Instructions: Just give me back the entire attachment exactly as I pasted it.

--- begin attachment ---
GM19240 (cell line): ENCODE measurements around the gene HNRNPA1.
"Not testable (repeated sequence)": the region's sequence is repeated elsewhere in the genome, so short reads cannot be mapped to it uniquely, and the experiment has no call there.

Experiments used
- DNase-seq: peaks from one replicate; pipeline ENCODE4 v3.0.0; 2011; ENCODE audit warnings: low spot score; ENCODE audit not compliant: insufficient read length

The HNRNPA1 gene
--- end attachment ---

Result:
GM19240 (cell line): ENCODE measurements around the gene HNRNPA1.
"Not testable (repeated sequence)": the region's sequence is repeated elsewhere in the genome, so short reads cannot be mapped to it uniquely, and the experiment has no call there.

Experiments used
- DNase-seq: peaks from one replicate; pipeline ENCODE4 v3.0.0; 2011; ENCODE audit warnings: low spot score; ENCODE audit not compliant: insufficient read length

The HNRNPA1 gene